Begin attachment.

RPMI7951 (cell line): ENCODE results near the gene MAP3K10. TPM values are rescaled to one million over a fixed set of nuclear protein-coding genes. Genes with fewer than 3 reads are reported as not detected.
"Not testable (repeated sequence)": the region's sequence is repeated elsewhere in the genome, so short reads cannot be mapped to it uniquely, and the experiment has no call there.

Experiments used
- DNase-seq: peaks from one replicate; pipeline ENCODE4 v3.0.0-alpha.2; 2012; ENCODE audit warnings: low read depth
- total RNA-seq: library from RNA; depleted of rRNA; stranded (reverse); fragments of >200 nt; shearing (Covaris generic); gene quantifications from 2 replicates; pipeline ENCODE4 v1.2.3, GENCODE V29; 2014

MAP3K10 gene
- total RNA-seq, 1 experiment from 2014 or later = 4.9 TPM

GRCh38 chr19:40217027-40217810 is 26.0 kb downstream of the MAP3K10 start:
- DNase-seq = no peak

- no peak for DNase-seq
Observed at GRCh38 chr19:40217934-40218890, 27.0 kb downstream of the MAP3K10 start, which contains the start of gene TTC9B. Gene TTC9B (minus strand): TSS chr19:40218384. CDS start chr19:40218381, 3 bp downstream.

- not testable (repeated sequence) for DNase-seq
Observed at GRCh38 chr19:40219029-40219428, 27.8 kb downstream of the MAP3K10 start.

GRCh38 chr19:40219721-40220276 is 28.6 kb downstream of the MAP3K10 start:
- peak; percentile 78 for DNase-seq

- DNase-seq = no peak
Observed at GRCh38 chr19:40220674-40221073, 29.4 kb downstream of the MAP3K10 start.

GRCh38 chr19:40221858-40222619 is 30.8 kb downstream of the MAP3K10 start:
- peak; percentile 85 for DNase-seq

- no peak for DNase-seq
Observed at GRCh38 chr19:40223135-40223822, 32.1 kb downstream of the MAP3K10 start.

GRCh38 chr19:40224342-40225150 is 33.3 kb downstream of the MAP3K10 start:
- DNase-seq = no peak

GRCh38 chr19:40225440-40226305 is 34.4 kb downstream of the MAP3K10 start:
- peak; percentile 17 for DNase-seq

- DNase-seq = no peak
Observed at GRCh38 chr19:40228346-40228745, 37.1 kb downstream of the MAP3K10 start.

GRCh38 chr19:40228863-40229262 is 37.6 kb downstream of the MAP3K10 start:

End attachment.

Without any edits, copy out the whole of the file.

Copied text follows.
RPMI7951 (cell line): ENCODE results near the gene MAP3K10. TPM values are rescaled to one million over a fixed set of nuclear protein-coding genes. Genes with fewer than 3 reads are reported as not detected.
"Not testable (repeated sequence)": the region's sequence is repeated elsewhere in the genome, so short reads cannot be mapped to it uniquely, and the experiment has no call there.

Experiments used
- DNase-seq: peaks from one replicate; pipeline ENCODE4 v3.0.0-alpha.2; 2012; ENCODE audit warnings: low read depth
- total RNA-seq: library from RNA; depleted of rRNA; stranded (reverse); fragments of >200 nt; shearing (Covaris generic); gene quantifications from 2 replicates; pipeline ENCODE4 v1.2.3, GENCODE V29; 2014

MAP3K10 gene
- total RNA-seq, 1 experiment from 2014 or later = 4.9 TPM

GRCh38 chr19:40217027-40217810 is 26.0 kb downstream of the MAP3K10 start:
- DNase-seq = no peak

- no peak for DNase-seq
Observed at GRCh38 chr19:40217934-40218890, 27.0 kb downstream of the MAP3K10 start, which contains the start of gene TTC9B. Gene TTC9B (minus strand): TSS chr19:40218384. CDS start chr19:40218381, 3 bp downstream.

- not testable (repeated sequence) for DNase-seq
Observed at GRCh38 chr19:40219029-40219428, 27.8 kb downstream of the MAP3K10 start.

GRCh38 chr19:40219721-40220276 is 28.6 kb downstream of the MAP3K10 start:
- peak; percentile 78 for DNase-seq

- DNase-seq = no peak
Observed at GRCh38 chr19:40220674-40221073, 29.4 kb downstream of the MAP3K10 start.

GRCh38 chr19:40221858-40222619 is 30.8 kb downstream of the MAP3K10 start:
- peak; percentile 85 for DNase-seq

- no peak for DNase-seq
Observed at GRCh38 chr19:40223135-40223822, 32.1 kb downstream of the MAP3K10 start.

GRCh38 chr19:40224342-40225150 is 33.3 kb downstream of the MAP3K10 start:
- DNase-seq = no peak

GRCh38 chr19:40225440-40226305 is 34.4 kb downstream of the MAP3K10 start:
- peak; percentile 17 for DNase-seq

- DNase-seq = no peak
Observed at GRCh38 chr19:40228346-40228745, 37.1 kb downstream of the MAP3K10 start.

GRCh38 chr19:40228863-40229262 is 37.6 kb downstream of the MAP3K10 start: